Why Your Fear of Failure Is Destroying Your Productivity

And what to do about it.

Last week, a long-standing suspicion finally solidified into a full-blown belief: I am terrified of failure.

There are no two ways about it. When I think that people are counting on me, I melt like butter. I crumble like high-quality pie crust. I break down like my Hyundai Elantra.

OK — maybe it’s not that bad. But, it’s definitely not good. When I think of the volume of work I produce regularly, it’s disappointingly small. Why is that? Because I’m scared to do certain tasks. Well, why is that? I think the logic of it is twisted and confused, but here goes nothing...

I put off tasks for a number of reasons — maybe I don’t know what to do, maybe they’re big and scary, or maybe they’re just not very exciting. But, whatever my reason for putting them off, I feel shame, guilt, embarrassment, and frustration for having procrastinated in the first place. I imagine what my co-workers would think of me if they knew this “awful” truth. So, I push the work under the proverbial rug and hope everyone forgets about it, including me.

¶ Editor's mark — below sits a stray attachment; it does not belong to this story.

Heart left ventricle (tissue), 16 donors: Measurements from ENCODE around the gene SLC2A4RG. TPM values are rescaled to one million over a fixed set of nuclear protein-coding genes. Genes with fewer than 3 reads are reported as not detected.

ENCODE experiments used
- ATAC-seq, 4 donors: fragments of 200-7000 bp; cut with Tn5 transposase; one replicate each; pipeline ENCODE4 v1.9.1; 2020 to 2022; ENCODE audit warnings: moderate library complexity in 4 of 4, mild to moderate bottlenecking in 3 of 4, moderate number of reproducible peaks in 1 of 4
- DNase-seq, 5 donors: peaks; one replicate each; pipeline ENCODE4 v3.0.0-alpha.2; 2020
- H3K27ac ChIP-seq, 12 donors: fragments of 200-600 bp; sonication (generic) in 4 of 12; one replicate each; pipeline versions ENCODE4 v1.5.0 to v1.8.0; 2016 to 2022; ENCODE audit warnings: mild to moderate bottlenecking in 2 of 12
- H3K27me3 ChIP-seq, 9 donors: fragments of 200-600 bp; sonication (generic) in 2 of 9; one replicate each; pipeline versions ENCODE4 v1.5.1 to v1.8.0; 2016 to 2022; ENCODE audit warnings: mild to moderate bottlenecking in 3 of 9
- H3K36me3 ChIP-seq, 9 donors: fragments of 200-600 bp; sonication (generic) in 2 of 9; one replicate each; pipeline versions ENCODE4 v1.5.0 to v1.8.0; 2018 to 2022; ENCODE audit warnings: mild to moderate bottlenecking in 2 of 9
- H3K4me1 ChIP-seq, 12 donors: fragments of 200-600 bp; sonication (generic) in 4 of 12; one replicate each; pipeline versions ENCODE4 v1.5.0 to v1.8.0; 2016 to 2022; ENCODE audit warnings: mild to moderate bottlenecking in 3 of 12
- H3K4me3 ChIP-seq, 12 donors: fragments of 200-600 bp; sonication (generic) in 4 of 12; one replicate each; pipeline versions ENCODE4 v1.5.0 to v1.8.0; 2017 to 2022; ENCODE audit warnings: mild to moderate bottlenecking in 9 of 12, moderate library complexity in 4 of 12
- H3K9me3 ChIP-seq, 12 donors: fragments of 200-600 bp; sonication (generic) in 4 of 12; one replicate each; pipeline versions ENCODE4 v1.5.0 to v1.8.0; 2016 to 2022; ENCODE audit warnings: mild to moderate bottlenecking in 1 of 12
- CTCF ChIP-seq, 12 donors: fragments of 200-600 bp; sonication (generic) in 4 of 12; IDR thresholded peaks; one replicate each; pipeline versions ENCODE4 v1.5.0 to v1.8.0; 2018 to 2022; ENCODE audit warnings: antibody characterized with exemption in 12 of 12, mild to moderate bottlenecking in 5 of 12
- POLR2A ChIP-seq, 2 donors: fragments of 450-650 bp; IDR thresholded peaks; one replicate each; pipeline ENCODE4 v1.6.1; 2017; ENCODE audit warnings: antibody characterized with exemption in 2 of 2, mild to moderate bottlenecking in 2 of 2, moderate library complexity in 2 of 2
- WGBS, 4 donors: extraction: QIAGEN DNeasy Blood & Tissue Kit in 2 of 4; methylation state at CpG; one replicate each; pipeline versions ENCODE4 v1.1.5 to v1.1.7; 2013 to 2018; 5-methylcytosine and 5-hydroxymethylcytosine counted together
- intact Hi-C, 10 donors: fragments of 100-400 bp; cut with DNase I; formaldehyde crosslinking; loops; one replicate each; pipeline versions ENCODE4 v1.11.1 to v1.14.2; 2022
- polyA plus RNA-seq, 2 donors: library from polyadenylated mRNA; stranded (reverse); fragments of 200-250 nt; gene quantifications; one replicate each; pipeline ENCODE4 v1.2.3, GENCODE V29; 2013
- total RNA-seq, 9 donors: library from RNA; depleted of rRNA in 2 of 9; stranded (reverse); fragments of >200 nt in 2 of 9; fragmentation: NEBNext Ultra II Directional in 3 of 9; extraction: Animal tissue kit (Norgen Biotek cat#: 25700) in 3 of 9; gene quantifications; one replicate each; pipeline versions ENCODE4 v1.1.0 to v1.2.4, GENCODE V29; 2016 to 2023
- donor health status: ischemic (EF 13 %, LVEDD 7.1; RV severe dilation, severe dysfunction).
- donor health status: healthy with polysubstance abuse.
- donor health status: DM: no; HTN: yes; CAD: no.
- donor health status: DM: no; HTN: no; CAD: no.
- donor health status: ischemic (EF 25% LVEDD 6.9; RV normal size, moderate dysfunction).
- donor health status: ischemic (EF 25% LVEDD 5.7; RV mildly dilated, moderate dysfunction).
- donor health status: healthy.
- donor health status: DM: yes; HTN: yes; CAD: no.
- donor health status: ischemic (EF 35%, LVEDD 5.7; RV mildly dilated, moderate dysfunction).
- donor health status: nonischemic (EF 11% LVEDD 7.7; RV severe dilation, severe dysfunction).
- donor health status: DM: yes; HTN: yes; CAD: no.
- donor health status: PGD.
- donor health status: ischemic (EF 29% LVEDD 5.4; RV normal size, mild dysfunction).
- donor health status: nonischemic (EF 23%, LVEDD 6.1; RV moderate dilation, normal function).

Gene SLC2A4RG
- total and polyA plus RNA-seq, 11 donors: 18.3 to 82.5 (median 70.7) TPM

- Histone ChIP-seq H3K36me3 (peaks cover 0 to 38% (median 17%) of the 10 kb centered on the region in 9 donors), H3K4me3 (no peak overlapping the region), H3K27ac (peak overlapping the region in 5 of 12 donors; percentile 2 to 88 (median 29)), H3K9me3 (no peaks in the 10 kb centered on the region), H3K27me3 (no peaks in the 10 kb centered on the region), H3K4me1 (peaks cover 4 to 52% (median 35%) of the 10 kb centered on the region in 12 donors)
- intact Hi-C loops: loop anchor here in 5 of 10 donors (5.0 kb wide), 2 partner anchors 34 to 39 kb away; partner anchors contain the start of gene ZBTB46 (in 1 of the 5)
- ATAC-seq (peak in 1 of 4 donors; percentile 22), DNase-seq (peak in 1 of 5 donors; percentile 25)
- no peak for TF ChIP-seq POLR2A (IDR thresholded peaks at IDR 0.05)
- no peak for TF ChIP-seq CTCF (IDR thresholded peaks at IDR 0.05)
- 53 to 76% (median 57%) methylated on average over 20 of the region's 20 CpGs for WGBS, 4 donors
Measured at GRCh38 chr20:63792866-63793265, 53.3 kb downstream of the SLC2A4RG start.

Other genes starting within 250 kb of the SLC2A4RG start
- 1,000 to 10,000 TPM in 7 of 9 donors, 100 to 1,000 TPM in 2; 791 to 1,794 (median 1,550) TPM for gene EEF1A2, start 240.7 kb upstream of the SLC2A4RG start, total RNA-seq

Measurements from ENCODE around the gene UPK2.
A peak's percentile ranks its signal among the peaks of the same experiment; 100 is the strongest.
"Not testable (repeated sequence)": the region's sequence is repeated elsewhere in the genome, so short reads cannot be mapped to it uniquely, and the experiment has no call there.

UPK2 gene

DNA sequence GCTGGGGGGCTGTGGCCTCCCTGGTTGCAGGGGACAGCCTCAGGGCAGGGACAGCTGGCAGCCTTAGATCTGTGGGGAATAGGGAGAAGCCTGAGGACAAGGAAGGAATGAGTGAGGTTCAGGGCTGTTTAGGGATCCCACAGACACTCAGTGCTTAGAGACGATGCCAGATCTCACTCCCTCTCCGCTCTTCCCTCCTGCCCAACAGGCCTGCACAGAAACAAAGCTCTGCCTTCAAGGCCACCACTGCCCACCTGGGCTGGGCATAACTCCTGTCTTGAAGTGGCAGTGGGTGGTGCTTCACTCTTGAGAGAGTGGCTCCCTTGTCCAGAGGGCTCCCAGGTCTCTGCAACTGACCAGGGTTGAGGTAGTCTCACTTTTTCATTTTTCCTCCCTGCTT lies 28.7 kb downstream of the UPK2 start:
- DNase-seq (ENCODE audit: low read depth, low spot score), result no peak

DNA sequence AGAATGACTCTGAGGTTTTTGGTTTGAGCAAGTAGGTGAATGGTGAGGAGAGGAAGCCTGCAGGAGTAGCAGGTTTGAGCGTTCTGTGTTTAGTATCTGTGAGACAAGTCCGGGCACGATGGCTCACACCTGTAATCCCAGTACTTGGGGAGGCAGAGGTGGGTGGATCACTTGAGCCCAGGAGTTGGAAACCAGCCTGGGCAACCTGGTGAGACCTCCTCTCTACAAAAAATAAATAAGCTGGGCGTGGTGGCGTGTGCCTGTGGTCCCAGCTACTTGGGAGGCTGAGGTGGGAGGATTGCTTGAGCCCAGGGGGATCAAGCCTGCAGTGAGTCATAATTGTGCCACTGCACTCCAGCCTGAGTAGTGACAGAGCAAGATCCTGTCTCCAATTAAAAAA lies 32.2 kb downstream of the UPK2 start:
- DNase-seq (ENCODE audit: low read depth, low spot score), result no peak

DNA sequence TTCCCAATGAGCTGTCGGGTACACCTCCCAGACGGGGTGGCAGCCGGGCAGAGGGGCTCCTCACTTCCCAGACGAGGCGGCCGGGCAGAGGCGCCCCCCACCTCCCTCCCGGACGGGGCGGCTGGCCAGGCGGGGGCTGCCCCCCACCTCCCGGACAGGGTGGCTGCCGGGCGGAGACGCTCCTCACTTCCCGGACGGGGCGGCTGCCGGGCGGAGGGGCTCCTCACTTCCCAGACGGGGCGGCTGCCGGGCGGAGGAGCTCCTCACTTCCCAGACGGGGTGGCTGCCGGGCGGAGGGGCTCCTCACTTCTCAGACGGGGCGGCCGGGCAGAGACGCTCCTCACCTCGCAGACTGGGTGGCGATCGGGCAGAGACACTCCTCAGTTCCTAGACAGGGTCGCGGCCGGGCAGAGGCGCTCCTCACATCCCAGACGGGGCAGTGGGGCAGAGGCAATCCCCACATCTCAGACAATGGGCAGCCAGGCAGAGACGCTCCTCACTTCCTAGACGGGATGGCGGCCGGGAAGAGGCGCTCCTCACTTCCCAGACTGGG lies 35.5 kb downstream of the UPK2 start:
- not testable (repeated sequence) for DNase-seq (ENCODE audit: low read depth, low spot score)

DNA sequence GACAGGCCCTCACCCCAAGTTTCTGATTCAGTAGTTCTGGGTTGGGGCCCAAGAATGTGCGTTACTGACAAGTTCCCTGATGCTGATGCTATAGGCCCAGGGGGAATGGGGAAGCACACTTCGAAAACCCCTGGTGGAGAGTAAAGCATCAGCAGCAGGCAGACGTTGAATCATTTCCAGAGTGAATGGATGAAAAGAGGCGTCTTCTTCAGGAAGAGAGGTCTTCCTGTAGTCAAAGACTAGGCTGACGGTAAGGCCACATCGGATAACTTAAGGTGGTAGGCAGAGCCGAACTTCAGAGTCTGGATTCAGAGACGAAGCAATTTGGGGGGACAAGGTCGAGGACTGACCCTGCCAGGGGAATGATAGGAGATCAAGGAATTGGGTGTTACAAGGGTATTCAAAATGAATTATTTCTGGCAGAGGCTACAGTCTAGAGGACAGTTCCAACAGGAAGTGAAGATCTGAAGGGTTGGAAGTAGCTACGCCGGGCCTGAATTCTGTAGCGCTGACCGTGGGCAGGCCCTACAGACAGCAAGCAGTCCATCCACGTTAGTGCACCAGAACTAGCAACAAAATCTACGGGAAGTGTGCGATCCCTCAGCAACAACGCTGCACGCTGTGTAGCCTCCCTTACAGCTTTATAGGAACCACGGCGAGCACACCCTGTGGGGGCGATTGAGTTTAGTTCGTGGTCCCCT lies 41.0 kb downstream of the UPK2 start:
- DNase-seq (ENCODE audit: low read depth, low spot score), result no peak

Unfortunately, this never works. Procrastinating does, however, succeed in making me feel like a failure. When these tasks come roaring back into my mind, I immediately feel beaten and defeated. So, instead of just doing the damn work, I run away all over again.

This is a vicious cycle. I hate it. I mean, I don’t like procrastinating. I don’t like not doing good work. I don’t like letting people down. But how do I get started when I feel like I’ve already failed?